20. Address perfectionism. Let go of black and white thinking and be realistic.

Change your Body

21. Pamper and calm your senses. Try 30 minutes of sunlight, tea time, a warm or cold washcloth, cocooning in blankets, listening to fountains, or wearing your favourite outfit.

22. Rejuvenate with soothing scents. Investigate 100% essential oils like lavender, chamomile, and rose. Try postponing giving into cravings for the length of time it takes for a scented tea light to burn out. Even sniffing coffee beans can help.

23. Practice yoga for mind-body connection. Become an expert on just one pose at first, like the “perfect” pose or the “warrior” pose. Commit to 10 minutes of yoga before giving into an urge.

24. Sweat at the life gym. Acknowledge how you move in your everyday life, like cleaning, climbing stairs, and having sex. Increase just a bit, like doing jumping jack during commercials.

25. Sleep on it. Be mindful 7-9 hours of sleep is optimal for your health. If you can’t sleep, take a rest closing your eyes and breathing deeply.

26. Soak away stress with hot mindful baths at night. Allow yourself to be keenly aware of what is happening to your body, bringing your thoughts away from worries. Try the same approach just holding your hands under water in a sink.

27. Clean out the urge to eat. Keep your mind and body engaged with a productive activity.

28. Turn off the carnival in your head. When you feel overwhelmed, reduce stimulation from cell phones, talk radio, or music, for instance. Find a dark, quiet refuge.

29. Try self-hypnosis. Verbally walk your body through steps to relax, as with progressive muscle relaxation.

30. Be your own masseuse. You can roll a tennis ball under your feet and behind your shoulders.

Mindful Distraction

31. Consider emotional Band-Aids. Sometimes the craving is for something in your mouth and the act of eating. Try chewing a breath mint, gum, straw, or pen and drink plenty of water.

32. Shop. If you eat as reward or pampering, retail therapy may be a healthier option within reason. Make a list of small, affordable pick-me-ups like sunglasses, books, or lip balm.

33. Flood your brain with stimulation from movies.

34. Knit it out. Even braiding yarn can keep your hands occupied and your mind calm.

35. Make a bucket list. It helps you see the big picture, plus the planning is both fun and motivating.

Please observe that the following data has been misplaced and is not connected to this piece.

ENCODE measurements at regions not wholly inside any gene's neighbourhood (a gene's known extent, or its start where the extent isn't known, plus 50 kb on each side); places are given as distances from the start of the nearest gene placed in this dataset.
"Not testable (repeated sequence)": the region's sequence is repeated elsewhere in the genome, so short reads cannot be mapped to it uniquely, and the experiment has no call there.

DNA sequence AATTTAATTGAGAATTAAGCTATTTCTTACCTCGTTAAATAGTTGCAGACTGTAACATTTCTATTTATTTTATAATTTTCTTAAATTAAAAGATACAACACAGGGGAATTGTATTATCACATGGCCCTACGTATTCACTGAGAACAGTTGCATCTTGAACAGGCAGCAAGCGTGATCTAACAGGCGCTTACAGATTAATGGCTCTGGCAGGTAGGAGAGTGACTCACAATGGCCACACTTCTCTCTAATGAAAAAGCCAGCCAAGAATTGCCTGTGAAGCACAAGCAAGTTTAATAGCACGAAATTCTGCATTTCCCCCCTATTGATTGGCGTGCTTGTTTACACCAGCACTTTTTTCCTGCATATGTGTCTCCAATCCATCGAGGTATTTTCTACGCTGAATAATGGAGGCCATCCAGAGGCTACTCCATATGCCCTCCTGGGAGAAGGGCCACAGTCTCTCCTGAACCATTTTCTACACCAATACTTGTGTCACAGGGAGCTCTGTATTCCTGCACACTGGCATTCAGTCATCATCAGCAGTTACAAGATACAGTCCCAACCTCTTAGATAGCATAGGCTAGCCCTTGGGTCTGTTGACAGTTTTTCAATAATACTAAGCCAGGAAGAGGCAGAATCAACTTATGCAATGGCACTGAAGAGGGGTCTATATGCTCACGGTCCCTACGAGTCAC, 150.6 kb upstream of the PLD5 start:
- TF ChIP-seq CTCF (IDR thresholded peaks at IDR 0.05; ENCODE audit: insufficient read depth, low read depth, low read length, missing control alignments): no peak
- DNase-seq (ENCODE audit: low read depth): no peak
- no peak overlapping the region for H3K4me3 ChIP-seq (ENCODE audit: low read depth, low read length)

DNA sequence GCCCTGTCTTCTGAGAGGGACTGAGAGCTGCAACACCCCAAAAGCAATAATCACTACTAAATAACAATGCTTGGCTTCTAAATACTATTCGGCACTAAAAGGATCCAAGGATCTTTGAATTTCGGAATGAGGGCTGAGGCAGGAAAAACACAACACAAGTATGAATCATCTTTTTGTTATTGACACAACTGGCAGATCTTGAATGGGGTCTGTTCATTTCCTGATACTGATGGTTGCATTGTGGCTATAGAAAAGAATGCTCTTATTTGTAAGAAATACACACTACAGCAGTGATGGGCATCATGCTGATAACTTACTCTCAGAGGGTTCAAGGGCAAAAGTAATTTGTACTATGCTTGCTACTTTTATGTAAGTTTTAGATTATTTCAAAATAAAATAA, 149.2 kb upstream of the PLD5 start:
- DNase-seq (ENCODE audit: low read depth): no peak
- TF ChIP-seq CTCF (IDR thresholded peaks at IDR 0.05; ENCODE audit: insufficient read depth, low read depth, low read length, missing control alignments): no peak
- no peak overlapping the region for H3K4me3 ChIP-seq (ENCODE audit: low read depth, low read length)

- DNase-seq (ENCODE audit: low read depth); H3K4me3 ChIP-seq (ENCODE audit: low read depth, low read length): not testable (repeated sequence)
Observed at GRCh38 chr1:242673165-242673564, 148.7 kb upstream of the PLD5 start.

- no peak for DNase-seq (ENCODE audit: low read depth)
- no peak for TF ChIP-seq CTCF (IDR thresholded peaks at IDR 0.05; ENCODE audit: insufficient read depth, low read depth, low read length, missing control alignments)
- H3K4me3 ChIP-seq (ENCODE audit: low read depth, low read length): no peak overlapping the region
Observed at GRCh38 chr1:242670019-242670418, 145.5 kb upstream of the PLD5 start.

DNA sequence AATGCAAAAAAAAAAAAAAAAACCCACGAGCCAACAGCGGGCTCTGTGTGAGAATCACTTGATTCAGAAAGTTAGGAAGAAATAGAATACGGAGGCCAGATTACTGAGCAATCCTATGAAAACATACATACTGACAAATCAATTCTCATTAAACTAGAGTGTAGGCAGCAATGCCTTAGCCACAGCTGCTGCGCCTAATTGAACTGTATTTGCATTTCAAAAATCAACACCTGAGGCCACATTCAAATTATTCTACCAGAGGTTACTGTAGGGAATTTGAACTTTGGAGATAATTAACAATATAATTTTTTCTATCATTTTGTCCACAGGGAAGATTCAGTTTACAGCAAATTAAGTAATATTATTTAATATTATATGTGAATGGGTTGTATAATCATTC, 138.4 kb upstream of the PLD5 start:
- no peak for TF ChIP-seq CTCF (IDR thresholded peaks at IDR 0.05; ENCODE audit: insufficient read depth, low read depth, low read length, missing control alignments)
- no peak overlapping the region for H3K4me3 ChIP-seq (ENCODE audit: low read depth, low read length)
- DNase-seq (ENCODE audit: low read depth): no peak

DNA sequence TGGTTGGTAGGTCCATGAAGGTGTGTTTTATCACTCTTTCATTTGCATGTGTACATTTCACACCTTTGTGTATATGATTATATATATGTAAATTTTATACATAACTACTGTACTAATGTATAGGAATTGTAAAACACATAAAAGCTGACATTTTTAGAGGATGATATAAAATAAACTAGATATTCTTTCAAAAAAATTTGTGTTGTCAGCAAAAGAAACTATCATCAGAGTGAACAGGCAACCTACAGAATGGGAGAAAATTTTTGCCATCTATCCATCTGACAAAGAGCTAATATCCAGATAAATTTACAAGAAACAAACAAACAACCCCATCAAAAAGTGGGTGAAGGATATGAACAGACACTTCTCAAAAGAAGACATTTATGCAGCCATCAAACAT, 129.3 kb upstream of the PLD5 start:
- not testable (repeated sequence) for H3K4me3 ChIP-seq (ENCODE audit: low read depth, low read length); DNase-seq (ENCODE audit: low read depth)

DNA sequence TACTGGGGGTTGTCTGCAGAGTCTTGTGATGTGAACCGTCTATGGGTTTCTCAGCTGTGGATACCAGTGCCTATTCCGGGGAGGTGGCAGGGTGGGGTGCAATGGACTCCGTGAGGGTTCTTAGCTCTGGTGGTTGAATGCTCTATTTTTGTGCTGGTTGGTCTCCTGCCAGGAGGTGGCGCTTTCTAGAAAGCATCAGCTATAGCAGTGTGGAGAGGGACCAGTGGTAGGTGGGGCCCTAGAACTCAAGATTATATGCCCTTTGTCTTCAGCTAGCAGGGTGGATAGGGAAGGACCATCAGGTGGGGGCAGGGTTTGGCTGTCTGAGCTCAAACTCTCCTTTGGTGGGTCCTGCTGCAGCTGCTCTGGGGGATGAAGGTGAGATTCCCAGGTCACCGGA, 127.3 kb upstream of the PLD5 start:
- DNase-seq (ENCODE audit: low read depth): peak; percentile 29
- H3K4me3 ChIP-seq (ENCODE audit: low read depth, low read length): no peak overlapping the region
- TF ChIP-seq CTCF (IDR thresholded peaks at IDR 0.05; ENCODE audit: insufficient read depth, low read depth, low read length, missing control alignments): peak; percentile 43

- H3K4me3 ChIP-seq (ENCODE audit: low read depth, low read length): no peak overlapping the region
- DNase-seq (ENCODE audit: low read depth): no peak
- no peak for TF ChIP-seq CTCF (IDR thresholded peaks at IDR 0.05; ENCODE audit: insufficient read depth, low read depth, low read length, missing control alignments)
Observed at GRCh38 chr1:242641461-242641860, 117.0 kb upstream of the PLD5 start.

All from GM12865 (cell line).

36. Self-soothe in crafty ways. Create a craft nook to make jewelry, cards, or soap, for example. Start an ongoing project like a family scrapbook to do a little at a time.

37. Explore cyberspace.

38. Listen to meditative music. Play your favourite songs of similar tempo for at least 20 minutes.

39. Weed out the urge to eat. Take care of plants’ needs in a symbolic way.

40. Try mini mental challenges. Try puzzles like sudoku, crosswords, jigsaw, or solitaire. They increase neural connections to help you handle unhealthy urges more logically.

Social Support

41. Get a buddy. Choose one or two friends who want to help you and can use your help. Be proactive and interact regularly. Spend more time with nonjudgmental people and less time with toxic people who guilt and criticize you.

42. Join the blogosphere. Reading others’ blogs gives you new perspective and relating to issues in common. Writing on Facebook and Twitter can help too.

43. Vent. It forces you to create a coherent story about your emotions, understanding the reasons something made you upset, and it makes you feel good to be heard. You can also write a letter you don’t send or talk to a mirror.

44. When you are alone, you can think of someone supportive even if they are not available and imagine what they would say to you.

45. Try pet therapy. Walk, play, or pet your pet or your neighbour’s.

46. Step into someone else’s shoes. Practice acting like a positive role model who soothes themselves in healthy ways.

47. Block boredom eating. Try something new like joining a new club or class, practicing a new skill, listening to new music, or wearing a new outfit.

48. Benefit from healing touch. Hug. Ask someone to pat your back or hold hands. Use pillows or a soft chair.

49. Volunteer. This can be the most gratifying thing you can do. It can be as simple as giving a genuine compliment.

50. Connect, even when you want to crawl under the covers. Make appointments for brief social engagements in the near future and don’t cancel. Smile. Go places where people naturally gather.